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Last season will prevent “trap” game for the Irish

Jay Fitzpatrick | Thursday, October 2, 2008

If there is one good thing about last year’s debacle, it’s that this year Notre Dame understands how important each game is, Irish coach Charlie Weis said.

“I think one of the best things is because we had not been winning last year, this is not a team that’s set up for a letdown. Some teams like that sometimes have trap games, you know, where you just – they just figure they can show up and win,” he said.

The team is coming off an impressive win last week against Purdue – whose only previous loss was in double overtime against No. 23 Oregon.

Weis said that his team treats each individual game separately because it wants to make sure it can win.

“That’s why when we go to play against Stanford, you don’t have to say, well, they are going to feel pretty good about beating Purdue and not show up for Stanford,” Weis said.

Up next for the Irish is the Cardinal, a team Notre Dame has beaten the last six times they have met.

Despite Notre Dame’s recent success against Stanford, Weis said every game on the schedule is losable if his team fails to perform.

“We could lose to anybody on the schedule if we just show up; whereas, there’s teams, the upper echelon teams, I’m not going to say any of them in particular, but there’s a lot of upper echelon teams that because they already have that mentality where they expect to win every week, okay, when they show up for a game, they figure, well, we’ll still end up winning at the end of the day, and guess what, it doesn’t always work out that way,” he said.

Last weekend, four top-10 teams (No. 1 USC, No. 3 Georgia, No. 4 Florida and No. 9 Wisconsin) all lost, and only Georgia lost to a ranked team (41-30 at home to No. 8 Alabama).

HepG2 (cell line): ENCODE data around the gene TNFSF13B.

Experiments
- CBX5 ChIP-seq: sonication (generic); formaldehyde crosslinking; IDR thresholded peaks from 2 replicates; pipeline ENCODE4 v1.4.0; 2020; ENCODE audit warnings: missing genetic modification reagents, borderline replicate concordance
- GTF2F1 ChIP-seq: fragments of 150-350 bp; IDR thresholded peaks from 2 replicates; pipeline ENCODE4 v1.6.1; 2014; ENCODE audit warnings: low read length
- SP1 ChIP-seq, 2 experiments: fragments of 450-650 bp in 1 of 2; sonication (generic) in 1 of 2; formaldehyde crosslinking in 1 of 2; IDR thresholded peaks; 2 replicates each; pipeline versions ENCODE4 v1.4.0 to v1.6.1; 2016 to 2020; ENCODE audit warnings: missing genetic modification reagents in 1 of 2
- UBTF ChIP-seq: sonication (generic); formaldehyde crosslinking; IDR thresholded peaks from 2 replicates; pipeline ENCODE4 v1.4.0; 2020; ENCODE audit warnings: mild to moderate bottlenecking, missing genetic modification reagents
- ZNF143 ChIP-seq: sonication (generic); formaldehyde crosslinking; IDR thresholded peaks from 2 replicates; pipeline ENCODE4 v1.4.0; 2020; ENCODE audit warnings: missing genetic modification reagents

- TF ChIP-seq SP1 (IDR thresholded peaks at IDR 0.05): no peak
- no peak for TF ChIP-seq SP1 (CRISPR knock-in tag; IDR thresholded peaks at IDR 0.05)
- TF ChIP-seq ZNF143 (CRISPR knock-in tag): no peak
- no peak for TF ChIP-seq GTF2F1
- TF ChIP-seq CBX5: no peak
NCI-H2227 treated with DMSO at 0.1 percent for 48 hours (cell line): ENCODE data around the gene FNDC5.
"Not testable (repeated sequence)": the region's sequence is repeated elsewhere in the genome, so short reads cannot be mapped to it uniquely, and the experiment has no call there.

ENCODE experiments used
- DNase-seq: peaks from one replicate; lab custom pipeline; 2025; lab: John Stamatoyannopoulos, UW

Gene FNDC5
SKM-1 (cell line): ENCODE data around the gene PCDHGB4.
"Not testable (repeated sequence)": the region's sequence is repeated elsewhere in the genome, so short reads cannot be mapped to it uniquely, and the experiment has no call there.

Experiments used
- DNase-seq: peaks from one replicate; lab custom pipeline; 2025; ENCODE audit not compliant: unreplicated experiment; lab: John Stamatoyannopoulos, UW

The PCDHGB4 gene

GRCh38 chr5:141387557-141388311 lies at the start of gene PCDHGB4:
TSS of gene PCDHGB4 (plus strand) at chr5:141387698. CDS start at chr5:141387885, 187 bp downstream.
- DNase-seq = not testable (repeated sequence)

Stanford has struggled of late, going only 4-8 last season, but with wins at Southern Cal and at Arizona. This year, the Cardinal already have three wins, including a victory against Oregon State in the season opener.

One reason for this turnaround is head coach Jim Harbaugh, who is in the middle of his second year with the program.

Although this is Harbaugh’s first trip to South Bend as a coach, he is no stranger to Notre Dame Stadium, having played there as a senior at Michigan in 1986. Harbaugh’s Wolverines won that game 24-23 en route to an 11-2 record and a Rose Bowl berth.

Harbaugh said in his weekly media news conference Tuesday that he told his players to relish this moment because it is a unique one in college football.

“[Notre Dame is] an unbelievable setting. I had a chance to play there once as a college senior. It’s something you’ll remember for awhile,” he said. “I told our team it’s kind of like when you were nine-years old playing in the back yard and visualizing playing in front of a big crowd. Put yourself in that setting. We’re not nine-years old anymore but we are in that setting.”

While their Michigan playing careers never overlapped, Irish defensive coordinator Corwin Brown said he personally knows Harbaugh from working football camps with him. Their professional careers also overlapped.

Brown also said the Cardinal have taken on Harbaugh’s tough attitude.

“It looks like they have [taken on his personality]. They play hard and try to execute, kind of what you expect from a team he coaches,” Brown said.

Harbaugh said one of the biggest challenges for his squad Saturday will be Notre Dame’s balanced offense. The Irish ran the ball 39 times and threw the ball 35 times with one sack. Both the run and pass were effective against Purdue, leading to 476 yards of total offense.

Harbaugh said that Notre Dame’s young players early success in the college game this season also provide a test for his squad.

“They seem to be in gear. They have a lot of young guys playing skilled positions and they are not playing like freshmen. The quarterback [Jimmy Clausen] is starting to come into his own. He’s confident back there and his passes are crisp. He likes throwing deep, especially on early downs. We’ll be tested in the passing game,” Harbaugh said.